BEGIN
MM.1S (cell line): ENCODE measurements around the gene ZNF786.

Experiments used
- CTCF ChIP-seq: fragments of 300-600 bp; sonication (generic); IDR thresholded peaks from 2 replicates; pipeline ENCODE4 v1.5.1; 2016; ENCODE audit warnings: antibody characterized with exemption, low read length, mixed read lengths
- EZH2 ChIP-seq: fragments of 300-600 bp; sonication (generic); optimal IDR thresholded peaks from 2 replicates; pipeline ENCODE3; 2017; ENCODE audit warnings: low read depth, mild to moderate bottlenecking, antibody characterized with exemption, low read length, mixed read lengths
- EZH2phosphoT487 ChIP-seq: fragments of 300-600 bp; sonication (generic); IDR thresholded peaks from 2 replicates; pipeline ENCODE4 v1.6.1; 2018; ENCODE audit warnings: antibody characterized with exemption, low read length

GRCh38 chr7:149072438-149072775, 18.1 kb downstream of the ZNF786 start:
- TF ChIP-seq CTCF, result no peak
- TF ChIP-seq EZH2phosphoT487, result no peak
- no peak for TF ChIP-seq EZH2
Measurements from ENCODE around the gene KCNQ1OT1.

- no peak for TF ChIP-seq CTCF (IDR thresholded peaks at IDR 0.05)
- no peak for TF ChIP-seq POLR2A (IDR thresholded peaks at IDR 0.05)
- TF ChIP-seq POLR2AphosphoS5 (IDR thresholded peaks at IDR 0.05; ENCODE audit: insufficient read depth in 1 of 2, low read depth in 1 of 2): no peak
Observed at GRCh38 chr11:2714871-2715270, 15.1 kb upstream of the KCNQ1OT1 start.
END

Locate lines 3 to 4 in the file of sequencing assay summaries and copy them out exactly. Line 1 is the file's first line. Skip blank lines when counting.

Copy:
- CTCF ChIP-seq: fragments of 300-600 bp; sonication (generic); IDR thresholded peaks from 2 replicates; pipeline ENCODE4 v1.5.1; 2016; ENCODE audit warnings: antibody characterized with exemption, low read length, mixed read lengths
- EZH2 ChIP-seq: fragments of 300-600 bp; sonication (generic); optimal IDR thresholded peaks from 2 replicates; pipeline ENCODE3; 2017; ENCODE audit warnings: low read depth, mild to moderate bottlenecking, antibody characterized with exemption, low read length, mixed read lengths